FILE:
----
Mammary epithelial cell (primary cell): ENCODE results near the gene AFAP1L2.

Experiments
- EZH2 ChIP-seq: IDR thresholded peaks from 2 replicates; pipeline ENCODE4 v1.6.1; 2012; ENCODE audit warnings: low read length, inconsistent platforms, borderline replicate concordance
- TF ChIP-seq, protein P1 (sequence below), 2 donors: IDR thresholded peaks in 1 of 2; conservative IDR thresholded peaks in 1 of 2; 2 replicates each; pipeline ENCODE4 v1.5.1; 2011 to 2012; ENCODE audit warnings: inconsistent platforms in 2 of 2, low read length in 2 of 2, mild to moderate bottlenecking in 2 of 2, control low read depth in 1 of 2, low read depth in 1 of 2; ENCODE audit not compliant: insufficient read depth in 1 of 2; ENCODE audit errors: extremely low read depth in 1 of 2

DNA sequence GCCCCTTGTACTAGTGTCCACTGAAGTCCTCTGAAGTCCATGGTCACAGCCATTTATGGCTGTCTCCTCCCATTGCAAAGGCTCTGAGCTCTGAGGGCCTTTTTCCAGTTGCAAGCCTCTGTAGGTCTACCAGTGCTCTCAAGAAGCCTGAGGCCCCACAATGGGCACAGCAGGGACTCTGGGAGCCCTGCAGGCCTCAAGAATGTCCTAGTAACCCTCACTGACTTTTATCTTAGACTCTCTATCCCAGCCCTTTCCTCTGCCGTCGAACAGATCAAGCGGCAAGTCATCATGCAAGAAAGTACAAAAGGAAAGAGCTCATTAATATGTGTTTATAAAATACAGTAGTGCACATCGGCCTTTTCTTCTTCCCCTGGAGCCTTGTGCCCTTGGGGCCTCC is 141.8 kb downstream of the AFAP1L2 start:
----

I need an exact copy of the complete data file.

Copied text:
Mammary epithelial cell (primary cell): ENCODE results near the gene AFAP1L2.

Experiments
- EZH2 ChIP-seq: IDR thresholded peaks from 2 replicates; pipeline ENCODE4 v1.6.1; 2012; ENCODE audit warnings: low read length, inconsistent platforms, borderline replicate concordance
- TF ChIP-seq, protein P1 (sequence below), 2 donors: IDR thresholded peaks in 1 of 2; conservative IDR thresholded peaks in 1 of 2; 2 replicates each; pipeline ENCODE4 v1.5.1; 2011 to 2012; ENCODE audit warnings: inconsistent platforms in 2 of 2, low read length in 2 of 2, mild to moderate bottlenecking in 2 of 2, control low read depth in 1 of 2, low read depth in 1 of 2; ENCODE audit not compliant: insufficient read depth in 1 of 2; ENCODE audit errors: extremely low read depth in 1 of 2

DNA sequence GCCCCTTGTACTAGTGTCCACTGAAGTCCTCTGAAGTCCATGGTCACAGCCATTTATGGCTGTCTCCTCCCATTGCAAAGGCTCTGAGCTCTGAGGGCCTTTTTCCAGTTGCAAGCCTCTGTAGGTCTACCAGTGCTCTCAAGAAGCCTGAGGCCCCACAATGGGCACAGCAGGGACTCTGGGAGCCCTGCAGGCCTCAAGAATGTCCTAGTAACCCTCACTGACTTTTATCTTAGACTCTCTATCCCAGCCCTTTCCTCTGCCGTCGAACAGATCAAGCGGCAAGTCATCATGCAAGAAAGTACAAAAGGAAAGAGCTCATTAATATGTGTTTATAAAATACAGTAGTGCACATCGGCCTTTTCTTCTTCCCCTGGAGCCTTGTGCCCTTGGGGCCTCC is 141.8 kb downstream of the AFAP1L2 start: